Robert Divine: Right.

Jobs don’t have to be created at the time of I-829 filing, if in the process of being created 

We know that the law specifically says that an I-829 can actually be approved even if those jobs can be shown to be expected to be created within a year, but, here they’re saying  it may be true that you could get an I-829 approved with the jobs not yet even being created. But for us to approve an I-526, the plan has to be that they will be created already by the point of filing the I-829. 

Most jobs that are operational don’t really have an end point. And most of the business plans would say, we expect to start this thing and the jobs will go on indefinitely. But all it has to really do is operate — or be intended to operate — for two years. And, ideally, to actually operate for at least two years. Does that makes sense?

John Tishler: Yeah, it does. And I think this raises sort of a practical issue that I had raised with Kurt when we talked privately. I think we’re specifically thinking of these businesses that you don’t usually see in EB-5 — start-ups that are gonna hire skilled people to make the next great technology play. And it drafts a business plan and projects that it’s going to hire these people — it’s credible and it’s in good faith.

What might we expect, let’s say, at the I-526 stage? Perhaps they haven’t yet hired the people because maybe they haven’t yet raised all the money they want. And then, let’s say, by the I-829 stage, the business failed. It never did hire the people because it never raised enough money.

If people were never hired, that would be a problem

Robert Divine: Well, if it never raised enough money to actually hire the people, that would be a problem. 

I think that for this, they actually would need to have employed the people for some period of time; you would need to have all the people whose operational jobs are needed to count to be employed. And there was every reasonable expectation that that was going to go on indefinitely, or at least for two years.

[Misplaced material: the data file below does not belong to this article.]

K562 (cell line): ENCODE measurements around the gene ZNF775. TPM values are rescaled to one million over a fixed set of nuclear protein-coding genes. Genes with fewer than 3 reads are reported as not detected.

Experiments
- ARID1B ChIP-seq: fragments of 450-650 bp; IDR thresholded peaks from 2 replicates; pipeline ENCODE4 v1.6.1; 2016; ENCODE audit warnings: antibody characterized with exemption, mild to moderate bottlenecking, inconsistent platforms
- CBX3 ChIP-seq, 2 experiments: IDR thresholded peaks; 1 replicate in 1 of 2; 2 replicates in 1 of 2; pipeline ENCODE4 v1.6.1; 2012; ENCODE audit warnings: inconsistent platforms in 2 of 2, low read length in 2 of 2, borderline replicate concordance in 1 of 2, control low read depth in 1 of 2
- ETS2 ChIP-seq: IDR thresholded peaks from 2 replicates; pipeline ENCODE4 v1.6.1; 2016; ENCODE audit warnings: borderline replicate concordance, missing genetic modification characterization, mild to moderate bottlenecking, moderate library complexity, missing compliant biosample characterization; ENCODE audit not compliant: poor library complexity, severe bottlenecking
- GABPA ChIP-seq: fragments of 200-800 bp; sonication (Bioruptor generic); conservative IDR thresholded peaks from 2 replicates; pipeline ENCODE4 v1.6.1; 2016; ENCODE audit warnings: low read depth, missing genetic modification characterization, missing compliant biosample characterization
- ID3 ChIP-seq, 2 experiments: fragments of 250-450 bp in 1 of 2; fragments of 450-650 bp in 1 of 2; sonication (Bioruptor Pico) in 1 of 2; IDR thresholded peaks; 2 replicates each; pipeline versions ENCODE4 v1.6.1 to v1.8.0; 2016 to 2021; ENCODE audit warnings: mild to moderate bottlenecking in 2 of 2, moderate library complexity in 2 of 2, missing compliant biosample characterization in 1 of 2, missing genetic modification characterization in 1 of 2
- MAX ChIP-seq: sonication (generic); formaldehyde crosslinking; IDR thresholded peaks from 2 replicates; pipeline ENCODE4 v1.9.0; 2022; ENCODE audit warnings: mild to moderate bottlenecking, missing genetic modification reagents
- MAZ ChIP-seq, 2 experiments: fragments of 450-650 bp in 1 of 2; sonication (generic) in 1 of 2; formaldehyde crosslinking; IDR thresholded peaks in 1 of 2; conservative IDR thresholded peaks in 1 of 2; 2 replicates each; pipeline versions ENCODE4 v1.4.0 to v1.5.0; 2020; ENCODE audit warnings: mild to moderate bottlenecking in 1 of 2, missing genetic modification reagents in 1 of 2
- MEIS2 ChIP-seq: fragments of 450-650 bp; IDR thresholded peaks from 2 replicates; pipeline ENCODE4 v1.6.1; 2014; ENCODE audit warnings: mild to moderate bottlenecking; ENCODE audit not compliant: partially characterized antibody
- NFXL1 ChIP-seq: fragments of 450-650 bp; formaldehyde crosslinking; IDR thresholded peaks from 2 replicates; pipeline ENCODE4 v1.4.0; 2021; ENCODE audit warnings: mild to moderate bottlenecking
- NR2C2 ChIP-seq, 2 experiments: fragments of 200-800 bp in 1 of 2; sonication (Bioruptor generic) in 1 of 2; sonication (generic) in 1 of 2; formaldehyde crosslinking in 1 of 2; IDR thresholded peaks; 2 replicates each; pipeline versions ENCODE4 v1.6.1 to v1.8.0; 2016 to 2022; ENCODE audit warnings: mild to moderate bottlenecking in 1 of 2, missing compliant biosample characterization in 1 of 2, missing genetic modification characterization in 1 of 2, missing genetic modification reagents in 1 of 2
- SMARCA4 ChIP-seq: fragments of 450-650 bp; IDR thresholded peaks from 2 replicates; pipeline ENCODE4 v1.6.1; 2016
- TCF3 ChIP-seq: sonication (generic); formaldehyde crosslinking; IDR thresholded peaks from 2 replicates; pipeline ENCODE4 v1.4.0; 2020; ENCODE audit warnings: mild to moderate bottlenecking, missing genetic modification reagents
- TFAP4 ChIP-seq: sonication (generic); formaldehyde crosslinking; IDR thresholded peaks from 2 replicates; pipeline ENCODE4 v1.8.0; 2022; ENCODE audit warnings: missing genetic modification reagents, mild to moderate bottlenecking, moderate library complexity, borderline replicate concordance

After hiring the requisite number of employees, the business fails 

And if it turns out not to be successful, if the technology that was to be developed didn’t work as well as hoped or wasn’t received in the market as well as hoped, then maybe  revenues don’t come to sustain the continued employment. And therefore they can’t be employed. Even if that happens before the employees have been employed for two years, then that should be good enough. 

‘Potentially the biggest problem’: Standard of proof for expectation of employing people

The problem, I think, on the front end would be potentially whether the agency picks at the standard of proof. If it’s a truly a kind of speculative technology for which there can’t really be a typical market study. Then the agency might say, you haven’t met your burden of proof,  to show that you have the reasonable expectation of employing these people for two years. That would be potentially the biggest problem with a project like that. 

John Tishler: Ah, okay. that’s actually really helpful guidance. I’m almost hearing that it’s an advantage for business plans that are sort of more common — if it’s a business plan to open a bakery and they understand what a bakery is. And so if you say, I’m going to hire bakers and we’ll keep them employed, they  go, okay, yeah, we get that. It may or may not work out.

Robert Divine: But at the I-526 stage, the agency might say, well, show us that you have surveyed the demand for bakeries in that area and that there is a market for the introduction of another bakery, and it’s more probable than not that these jobs will be created and sustained. 

John Tishler: I think most technology companies could do something that is at least thematically similar. They’re always coming from somewhere. If you’re Zoom, whenever they started, you know, eight years ago, I mean, that didn’t come out of nowhere, right? There was a market for telecommunication that was probably some market for video communication, right? So they could have projected, “we’re going to fill this  space in the market”; but it would have been very speculative. 

Having a capital stack in place is key to getting investors

Robert Divine: I think the biggest problem, in terms of actually putting something together that investors might rationally invest in instead of other more kind of traditional EB-5 investments, would be showing that the capital stack is there to actually launch the business and employ all the people.

Often the businesses are trying to get enough money, and keep getting more money, to get to a point of proving out the business. And they may not be able to raise enough capital before they have actually employed all the people that they would need to support the EB-5 investors. That would be the problem.